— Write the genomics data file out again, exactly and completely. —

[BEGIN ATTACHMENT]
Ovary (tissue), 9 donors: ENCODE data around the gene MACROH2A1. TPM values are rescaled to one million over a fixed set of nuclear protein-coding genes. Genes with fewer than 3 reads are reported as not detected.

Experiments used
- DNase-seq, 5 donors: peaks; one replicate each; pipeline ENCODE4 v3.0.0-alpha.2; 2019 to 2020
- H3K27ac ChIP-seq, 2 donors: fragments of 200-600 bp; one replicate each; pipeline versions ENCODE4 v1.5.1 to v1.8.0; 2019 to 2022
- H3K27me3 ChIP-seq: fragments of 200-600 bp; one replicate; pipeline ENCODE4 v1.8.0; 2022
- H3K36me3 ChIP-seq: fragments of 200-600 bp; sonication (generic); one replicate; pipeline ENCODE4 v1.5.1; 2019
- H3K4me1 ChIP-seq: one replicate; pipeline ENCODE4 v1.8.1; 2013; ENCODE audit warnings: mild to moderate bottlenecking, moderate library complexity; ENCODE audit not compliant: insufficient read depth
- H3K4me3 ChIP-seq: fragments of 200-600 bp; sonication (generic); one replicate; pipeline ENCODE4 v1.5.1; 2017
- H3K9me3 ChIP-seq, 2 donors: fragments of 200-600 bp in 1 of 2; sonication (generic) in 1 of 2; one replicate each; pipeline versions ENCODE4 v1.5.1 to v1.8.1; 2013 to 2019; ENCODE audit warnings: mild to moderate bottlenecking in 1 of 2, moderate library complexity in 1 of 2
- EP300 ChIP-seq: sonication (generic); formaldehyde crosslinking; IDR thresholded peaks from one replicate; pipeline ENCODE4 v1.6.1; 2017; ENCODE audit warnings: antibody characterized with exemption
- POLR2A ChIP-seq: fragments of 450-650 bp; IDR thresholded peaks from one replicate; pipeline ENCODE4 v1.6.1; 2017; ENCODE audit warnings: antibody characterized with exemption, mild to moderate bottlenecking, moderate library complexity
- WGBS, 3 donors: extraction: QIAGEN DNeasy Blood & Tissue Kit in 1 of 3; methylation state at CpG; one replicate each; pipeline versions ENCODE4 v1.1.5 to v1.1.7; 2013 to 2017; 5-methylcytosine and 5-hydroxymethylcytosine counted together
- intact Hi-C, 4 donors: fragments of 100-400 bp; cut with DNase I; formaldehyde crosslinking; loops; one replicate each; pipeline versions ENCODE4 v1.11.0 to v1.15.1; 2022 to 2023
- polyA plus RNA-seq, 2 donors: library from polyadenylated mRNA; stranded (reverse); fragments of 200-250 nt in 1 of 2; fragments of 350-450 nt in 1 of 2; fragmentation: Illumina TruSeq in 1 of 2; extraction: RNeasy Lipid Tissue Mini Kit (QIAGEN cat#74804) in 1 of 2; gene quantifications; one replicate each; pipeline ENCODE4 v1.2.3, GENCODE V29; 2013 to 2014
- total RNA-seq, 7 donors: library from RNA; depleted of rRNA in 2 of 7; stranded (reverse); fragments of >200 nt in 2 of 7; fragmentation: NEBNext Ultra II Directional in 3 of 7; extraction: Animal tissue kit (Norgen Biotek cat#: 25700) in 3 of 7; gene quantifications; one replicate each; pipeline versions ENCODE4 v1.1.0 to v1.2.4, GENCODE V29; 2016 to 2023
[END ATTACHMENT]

Ovary (tissue), 9 donors: ENCODE data around the gene MACROH2A1. TPM values are rescaled to one million over a fixed set of nuclear protein-coding genes. Genes with fewer than 3 reads are reported as not detected.

Experiments used
- DNase-seq, 5 donors: peaks; one replicate each; pipeline ENCODE4 v3.0.0-alpha.2; 2019 to 2020
- H3K27ac ChIP-seq, 2 donors: fragments of 200-600 bp; one replicate each; pipeline versions ENCODE4 v1.5.1 to v1.8.0; 2019 to 2022
- H3K27me3 ChIP-seq: fragments of 200-600 bp; one replicate; pipeline ENCODE4 v1.8.0; 2022
- H3K36me3 ChIP-seq: fragments of 200-600 bp; sonication (generic); one replicate; pipeline ENCODE4 v1.5.1; 2019
- H3K4me1 ChIP-seq: one replicate; pipeline ENCODE4 v1.8.1; 2013; ENCODE audit warnings: mild to moderate bottlenecking, moderate library complexity; ENCODE audit not compliant: insufficient read depth
- H3K4me3 ChIP-seq: fragments of 200-600 bp; sonication (generic); one replicate; pipeline ENCODE4 v1.5.1; 2017
- H3K9me3 ChIP-seq, 2 donors: fragments of 200-600 bp in 1 of 2; sonication (generic) in 1 of 2; one replicate each; pipeline versions ENCODE4 v1.5.1 to v1.8.1; 2013 to 2019; ENCODE audit warnings: mild to moderate bottlenecking in 1 of 2, moderate library complexity in 1 of 2
- EP300 ChIP-seq: sonication (generic); formaldehyde crosslinking; IDR thresholded peaks from one replicate; pipeline ENCODE4 v1.6.1; 2017; ENCODE audit warnings: antibody characterized with exemption
- POLR2A ChIP-seq: fragments of 450-650 bp; IDR thresholded peaks from one replicate; pipeline ENCODE4 v1.6.1; 2017; ENCODE audit warnings: antibody characterized with exemption, mild to moderate bottlenecking, moderate library complexity
- WGBS, 3 donors: extraction: QIAGEN DNeasy Blood & Tissue Kit in 1 of 3; methylation state at CpG; one replicate each; pipeline versions ENCODE4 v1.1.5 to v1.1.7; 2013 to 2017; 5-methylcytosine and 5-hydroxymethylcytosine counted together
- intact Hi-C, 4 donors: fragments of 100-400 bp; cut with DNase I; formaldehyde crosslinking; loops; one replicate each; pipeline versions ENCODE4 v1.11.0 to v1.15.1; 2022 to 2023
- polyA plus RNA-seq, 2 donors: library from polyadenylated mRNA; stranded (reverse); fragments of 200-250 nt in 1 of 2; fragments of 350-450 nt in 1 of 2; fragmentation: Illumina TruSeq in 1 of 2; extraction: RNeasy Lipid Tissue Mini Kit (QIAGEN cat#74804) in 1 of 2; gene quantifications; one replicate each; pipeline ENCODE4 v1.2.3, GENCODE V29; 2013 to 2014
- total RNA-seq, 7 donors: library from RNA; depleted of rRNA in 2 of 7; stranded (reverse); fragments of >200 nt in 2 of 7; fragmentation: NEBNext Ultra II Directional in 3 of 7; extraction: Animal tissue kit (Norgen Biotek cat#: 25700) in 3 of 7; gene quantifications; one replicate each; pipeline versions ENCODE4 v1.1.0 to v1.2.4, GENCODE V29; 2016 to 2023